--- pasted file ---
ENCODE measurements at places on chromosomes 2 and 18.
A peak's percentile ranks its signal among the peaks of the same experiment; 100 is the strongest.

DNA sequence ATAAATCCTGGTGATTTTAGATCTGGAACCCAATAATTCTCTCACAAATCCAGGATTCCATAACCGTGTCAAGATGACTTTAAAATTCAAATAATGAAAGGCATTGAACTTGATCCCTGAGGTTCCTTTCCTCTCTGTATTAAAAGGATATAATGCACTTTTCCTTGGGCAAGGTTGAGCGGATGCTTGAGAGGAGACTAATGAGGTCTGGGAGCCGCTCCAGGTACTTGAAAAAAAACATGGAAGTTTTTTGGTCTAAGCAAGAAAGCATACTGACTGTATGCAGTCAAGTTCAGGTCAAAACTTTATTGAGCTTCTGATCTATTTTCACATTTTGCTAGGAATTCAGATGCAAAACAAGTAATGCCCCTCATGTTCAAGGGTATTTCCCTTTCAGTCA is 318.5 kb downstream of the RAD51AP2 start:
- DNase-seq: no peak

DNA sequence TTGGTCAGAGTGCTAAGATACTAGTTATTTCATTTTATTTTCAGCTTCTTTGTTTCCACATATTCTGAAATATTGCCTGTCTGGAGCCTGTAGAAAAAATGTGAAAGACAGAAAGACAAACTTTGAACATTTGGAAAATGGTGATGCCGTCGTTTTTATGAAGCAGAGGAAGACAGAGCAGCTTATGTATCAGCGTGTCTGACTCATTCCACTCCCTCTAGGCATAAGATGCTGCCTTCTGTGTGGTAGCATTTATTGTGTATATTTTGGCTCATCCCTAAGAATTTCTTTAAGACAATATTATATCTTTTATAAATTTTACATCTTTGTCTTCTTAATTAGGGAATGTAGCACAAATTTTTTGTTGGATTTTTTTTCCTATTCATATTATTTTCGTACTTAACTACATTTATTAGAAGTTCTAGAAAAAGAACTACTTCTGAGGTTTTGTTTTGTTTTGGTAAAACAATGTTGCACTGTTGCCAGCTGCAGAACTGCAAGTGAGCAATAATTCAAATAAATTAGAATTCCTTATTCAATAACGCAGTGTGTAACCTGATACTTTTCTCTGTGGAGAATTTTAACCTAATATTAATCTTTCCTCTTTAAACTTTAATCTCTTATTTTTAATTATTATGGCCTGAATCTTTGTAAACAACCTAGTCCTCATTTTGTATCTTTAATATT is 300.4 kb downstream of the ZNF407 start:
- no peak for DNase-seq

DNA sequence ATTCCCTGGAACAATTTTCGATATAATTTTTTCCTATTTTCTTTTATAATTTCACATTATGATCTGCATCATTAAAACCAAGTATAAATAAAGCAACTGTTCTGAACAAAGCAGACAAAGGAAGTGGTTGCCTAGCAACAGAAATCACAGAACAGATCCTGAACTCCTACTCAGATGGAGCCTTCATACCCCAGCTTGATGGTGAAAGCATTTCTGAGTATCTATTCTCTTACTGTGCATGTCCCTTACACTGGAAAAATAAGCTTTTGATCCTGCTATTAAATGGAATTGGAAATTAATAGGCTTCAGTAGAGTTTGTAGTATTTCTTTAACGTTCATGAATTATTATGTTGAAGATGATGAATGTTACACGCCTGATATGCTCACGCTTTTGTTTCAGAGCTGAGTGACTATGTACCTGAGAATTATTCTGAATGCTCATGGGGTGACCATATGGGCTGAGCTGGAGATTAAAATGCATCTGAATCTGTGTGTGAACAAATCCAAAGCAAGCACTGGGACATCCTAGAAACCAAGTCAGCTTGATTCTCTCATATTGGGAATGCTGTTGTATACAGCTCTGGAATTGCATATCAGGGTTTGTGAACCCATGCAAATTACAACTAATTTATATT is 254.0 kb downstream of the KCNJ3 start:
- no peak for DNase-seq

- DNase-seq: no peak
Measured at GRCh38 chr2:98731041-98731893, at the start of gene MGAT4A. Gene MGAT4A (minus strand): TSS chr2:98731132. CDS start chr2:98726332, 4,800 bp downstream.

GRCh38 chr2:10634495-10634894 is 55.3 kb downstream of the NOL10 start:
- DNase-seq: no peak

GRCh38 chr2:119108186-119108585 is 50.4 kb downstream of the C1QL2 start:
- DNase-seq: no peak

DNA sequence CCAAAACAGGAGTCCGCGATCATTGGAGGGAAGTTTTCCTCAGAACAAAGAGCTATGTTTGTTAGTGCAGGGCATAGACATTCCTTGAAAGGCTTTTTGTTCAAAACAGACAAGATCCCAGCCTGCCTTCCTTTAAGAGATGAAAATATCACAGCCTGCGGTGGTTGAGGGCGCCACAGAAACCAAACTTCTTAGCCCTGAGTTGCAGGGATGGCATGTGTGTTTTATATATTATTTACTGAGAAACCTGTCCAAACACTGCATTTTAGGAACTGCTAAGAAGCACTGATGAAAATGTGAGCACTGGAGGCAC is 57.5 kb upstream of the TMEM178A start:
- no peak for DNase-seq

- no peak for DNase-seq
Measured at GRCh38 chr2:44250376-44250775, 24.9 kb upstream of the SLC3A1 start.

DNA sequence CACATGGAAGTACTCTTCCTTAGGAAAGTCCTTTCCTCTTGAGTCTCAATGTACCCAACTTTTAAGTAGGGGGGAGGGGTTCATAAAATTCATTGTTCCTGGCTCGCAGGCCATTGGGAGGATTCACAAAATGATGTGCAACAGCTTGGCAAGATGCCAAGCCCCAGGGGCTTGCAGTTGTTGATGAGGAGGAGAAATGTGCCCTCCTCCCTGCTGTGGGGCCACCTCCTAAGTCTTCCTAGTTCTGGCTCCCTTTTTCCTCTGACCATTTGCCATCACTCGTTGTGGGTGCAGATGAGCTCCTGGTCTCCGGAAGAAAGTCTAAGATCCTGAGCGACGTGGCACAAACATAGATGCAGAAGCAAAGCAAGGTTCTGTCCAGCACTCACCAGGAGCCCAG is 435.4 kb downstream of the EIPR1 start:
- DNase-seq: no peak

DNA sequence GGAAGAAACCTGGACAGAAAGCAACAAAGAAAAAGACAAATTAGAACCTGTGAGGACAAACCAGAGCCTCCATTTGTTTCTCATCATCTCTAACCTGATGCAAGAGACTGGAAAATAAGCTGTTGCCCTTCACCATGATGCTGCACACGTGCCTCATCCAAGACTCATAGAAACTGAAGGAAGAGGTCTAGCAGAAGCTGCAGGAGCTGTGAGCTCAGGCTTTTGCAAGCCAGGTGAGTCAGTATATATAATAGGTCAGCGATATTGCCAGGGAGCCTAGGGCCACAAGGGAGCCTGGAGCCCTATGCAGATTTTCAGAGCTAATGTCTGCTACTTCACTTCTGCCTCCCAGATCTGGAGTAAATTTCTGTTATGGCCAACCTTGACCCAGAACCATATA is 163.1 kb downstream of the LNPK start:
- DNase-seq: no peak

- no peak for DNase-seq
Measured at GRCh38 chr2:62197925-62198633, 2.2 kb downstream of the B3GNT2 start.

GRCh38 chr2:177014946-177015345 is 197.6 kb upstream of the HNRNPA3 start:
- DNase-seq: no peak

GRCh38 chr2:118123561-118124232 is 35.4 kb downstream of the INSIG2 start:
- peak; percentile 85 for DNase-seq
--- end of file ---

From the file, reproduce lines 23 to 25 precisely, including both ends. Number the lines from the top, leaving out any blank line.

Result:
- no peak for DNase-seq
Measured at GRCh38 chr2:62197925-62198633, 2.2 kb downstream of the B3GNT2 start.

GRCh38 chr2:177014946-177015345 is 197.6 kb upstream of the HNRNPA3 start: